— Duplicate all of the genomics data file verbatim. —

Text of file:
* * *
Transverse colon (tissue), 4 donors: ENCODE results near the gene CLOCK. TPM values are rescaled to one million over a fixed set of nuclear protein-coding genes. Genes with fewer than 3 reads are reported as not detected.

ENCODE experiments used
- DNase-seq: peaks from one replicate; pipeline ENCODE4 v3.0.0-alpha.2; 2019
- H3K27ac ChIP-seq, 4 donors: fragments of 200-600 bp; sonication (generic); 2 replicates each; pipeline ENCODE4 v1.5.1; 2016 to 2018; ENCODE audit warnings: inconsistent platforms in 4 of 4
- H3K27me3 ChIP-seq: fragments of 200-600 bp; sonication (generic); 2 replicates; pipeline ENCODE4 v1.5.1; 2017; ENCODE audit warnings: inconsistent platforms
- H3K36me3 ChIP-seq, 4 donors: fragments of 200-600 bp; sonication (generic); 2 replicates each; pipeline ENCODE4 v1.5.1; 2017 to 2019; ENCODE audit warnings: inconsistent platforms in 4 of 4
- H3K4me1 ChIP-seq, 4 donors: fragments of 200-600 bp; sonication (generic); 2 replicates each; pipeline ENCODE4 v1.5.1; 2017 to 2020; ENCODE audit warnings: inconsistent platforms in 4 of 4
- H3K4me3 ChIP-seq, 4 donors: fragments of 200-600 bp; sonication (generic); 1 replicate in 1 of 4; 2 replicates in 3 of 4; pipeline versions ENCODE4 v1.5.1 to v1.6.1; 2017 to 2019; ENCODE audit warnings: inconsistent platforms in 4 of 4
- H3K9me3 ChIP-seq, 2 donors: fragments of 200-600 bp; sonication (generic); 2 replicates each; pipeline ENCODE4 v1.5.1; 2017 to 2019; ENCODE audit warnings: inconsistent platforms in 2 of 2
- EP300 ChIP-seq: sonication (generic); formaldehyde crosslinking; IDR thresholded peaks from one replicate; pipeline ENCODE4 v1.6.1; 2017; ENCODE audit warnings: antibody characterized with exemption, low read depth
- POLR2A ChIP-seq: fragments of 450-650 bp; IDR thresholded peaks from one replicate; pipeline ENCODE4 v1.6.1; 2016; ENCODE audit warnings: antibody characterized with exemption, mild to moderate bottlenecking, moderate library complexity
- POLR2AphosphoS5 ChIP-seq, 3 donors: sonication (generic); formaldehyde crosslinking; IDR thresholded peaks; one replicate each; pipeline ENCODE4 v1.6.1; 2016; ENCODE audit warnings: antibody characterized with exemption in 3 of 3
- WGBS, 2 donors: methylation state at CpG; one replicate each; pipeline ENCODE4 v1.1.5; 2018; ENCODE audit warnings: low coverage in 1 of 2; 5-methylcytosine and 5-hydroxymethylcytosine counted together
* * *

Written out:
Transverse colon (tissue), 4 donors: ENCODE results near the gene CLOCK. TPM values are rescaled to one million over a fixed set of nuclear protein-coding genes. Genes with fewer than 3 reads are reported as not detected.

ENCODE experiments used
- DNase-seq: peaks from one replicate; pipeline ENCODE4 v3.0.0-alpha.2; 2019
- H3K27ac ChIP-seq, 4 donors: fragments of 200-600 bp; sonication (generic); 2 replicates each; pipeline ENCODE4 v1.5.1; 2016 to 2018; ENCODE audit warnings: inconsistent platforms in 4 of 4
- H3K27me3 ChIP-seq: fragments of 200-600 bp; sonication (generic); 2 replicates; pipeline ENCODE4 v1.5.1; 2017; ENCODE audit warnings: inconsistent platforms
- H3K36me3 ChIP-seq, 4 donors: fragments of 200-600 bp; sonication (generic); 2 replicates each; pipeline ENCODE4 v1.5.1; 2017 to 2019; ENCODE audit warnings: inconsistent platforms in 4 of 4
- H3K4me1 ChIP-seq, 4 donors: fragments of 200-600 bp; sonication (generic); 2 replicates each; pipeline ENCODE4 v1.5.1; 2017 to 2020; ENCODE audit warnings: inconsistent platforms in 4 of 4
- H3K4me3 ChIP-seq, 4 donors: fragments of 200-600 bp; sonication (generic); 1 replicate in 1 of 4; 2 replicates in 3 of 4; pipeline versions ENCODE4 v1.5.1 to v1.6.1; 2017 to 2019; ENCODE audit warnings: inconsistent platforms in 4 of 4
- H3K9me3 ChIP-seq, 2 donors: fragments of 200-600 bp; sonication (generic); 2 replicates each; pipeline ENCODE4 v1.5.1; 2017 to 2019; ENCODE audit warnings: inconsistent platforms in 2 of 2
- EP300 ChIP-seq: sonication (generic); formaldehyde crosslinking; IDR thresholded peaks from one replicate; pipeline ENCODE4 v1.6.1; 2017; ENCODE audit warnings: antibody characterized with exemption, low read depth
- POLR2A ChIP-seq: fragments of 450-650 bp; IDR thresholded peaks from one replicate; pipeline ENCODE4 v1.6.1; 2016; ENCODE audit warnings: antibody characterized with exemption, mild to moderate bottlenecking, moderate library complexity
- POLR2AphosphoS5 ChIP-seq, 3 donors: sonication (generic); formaldehyde crosslinking; IDR thresholded peaks; one replicate each; pipeline ENCODE4 v1.6.1; 2016; ENCODE audit warnings: antibody characterized with exemption in 3 of 3
- WGBS, 2 donors: methylation state at CpG; one replicate each; pipeline ENCODE4 v1.1.5; 2018; ENCODE audit warnings: low coverage in 1 of 2; 5-methylcytosine and 5-hydroxymethylcytosine counted together